25. The extent to which an MEA’s procedures rely on objective criteria and scientific input in making decisions (with full opportunity for input by all Parties and for the collection of information from reliable sources) contributes to the MEA’s effectiveness and may significantly reduce the likelihood of disagreement among Parties concerning an export restriction.

26. In addition to science-based and participatory decision-making processes, these MEAs require varying degrees of consent regarding changes to the scope of the export restrictions, and additionally, provide opportunities for Parties to opt out of changes to the scope of the export restrictions. For example:

- Under the PIC Convention, consensus is required for the adoption of an amendment to add or remove a chemical from Annex III, but all Parties are bound by the amendment.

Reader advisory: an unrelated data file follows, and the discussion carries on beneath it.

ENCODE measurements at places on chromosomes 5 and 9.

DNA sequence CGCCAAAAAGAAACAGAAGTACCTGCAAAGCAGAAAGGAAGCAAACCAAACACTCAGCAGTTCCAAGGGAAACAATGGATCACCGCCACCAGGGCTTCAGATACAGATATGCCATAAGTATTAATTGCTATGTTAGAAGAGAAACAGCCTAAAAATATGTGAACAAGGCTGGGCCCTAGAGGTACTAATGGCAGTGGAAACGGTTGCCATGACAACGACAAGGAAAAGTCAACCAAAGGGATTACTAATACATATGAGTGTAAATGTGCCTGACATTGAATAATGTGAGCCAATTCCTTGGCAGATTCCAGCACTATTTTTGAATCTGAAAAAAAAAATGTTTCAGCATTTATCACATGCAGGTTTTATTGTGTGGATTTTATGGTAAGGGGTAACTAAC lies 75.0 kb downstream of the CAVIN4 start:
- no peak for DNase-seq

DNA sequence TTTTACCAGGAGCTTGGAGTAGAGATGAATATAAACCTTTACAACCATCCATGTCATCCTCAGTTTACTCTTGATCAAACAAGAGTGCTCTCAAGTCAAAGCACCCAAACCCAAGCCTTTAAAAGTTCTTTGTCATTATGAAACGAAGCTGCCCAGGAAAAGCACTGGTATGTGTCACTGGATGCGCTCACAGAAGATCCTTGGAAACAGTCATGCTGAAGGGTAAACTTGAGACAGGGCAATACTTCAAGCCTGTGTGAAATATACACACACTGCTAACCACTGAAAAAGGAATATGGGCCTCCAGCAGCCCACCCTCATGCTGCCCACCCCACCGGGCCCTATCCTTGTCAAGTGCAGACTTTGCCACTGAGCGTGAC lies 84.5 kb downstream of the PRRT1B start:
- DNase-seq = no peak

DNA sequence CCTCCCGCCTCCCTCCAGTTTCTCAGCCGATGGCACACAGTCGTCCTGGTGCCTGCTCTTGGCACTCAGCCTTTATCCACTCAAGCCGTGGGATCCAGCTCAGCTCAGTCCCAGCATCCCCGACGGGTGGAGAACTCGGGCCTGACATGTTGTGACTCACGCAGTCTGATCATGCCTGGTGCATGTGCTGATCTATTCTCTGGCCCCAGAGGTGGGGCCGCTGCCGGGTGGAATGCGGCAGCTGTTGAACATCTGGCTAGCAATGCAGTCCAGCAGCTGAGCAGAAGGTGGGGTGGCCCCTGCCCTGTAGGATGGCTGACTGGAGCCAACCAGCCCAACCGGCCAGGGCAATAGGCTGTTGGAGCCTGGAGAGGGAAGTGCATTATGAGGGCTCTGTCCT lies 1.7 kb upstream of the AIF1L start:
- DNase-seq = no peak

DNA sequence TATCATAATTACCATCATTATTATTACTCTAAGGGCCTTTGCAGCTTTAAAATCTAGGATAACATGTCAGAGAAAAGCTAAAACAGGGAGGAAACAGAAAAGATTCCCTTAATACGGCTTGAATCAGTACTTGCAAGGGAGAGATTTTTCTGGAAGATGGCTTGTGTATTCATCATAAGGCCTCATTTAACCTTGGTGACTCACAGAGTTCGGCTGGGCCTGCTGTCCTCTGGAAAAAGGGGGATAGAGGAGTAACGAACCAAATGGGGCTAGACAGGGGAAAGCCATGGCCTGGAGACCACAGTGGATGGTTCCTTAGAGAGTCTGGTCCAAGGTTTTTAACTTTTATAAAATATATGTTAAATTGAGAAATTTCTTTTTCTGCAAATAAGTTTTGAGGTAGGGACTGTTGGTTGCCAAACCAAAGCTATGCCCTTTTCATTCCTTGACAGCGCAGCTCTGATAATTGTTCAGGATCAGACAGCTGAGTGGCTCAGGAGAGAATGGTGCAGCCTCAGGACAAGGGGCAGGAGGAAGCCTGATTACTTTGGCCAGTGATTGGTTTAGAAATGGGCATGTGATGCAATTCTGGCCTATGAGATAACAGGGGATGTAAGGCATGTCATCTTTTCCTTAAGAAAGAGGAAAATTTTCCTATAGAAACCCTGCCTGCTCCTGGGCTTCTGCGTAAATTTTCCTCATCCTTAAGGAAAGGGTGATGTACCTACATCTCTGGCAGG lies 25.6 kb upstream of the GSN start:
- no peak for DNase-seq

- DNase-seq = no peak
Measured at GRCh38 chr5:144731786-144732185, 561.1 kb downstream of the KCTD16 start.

- In contrast, under the POPs Convention, consensus is not required for adoption of an amendment to add a chemical, but a Party has the opportunity not to be bound by the resulting amendment.

- In the case of CITES, all Parties are bound by a listing decision, unless a Party takes a reservation, which Parties infrequently choose to do, and the trade restrictions on the listed species go into effect 90 days after the COP decision.

27. As a practical matter, mechanisms that provide Parties appropriate flexibility in terms of whether or not to be bound by changes to the scope of an export restriction reduce the likelihood of a formal disagreement among Parties concerning an export restriction.

(5) Clarity of the export restriction’s scope. In the U.S. experience, the degree to which the STO and its scope are clearly defined in the MEA facilitates consistent and complete implementation of the STO, increases understanding of the MEA and its goals among government officials and the public, and reduces the opportunity for disagreement among Parties in terms of the STO’s application. Clarity can be promoted through various means, including through:

- A publicly available list of items subject to the export restriction;

- application of science-based, objective criteria; and

- specificity.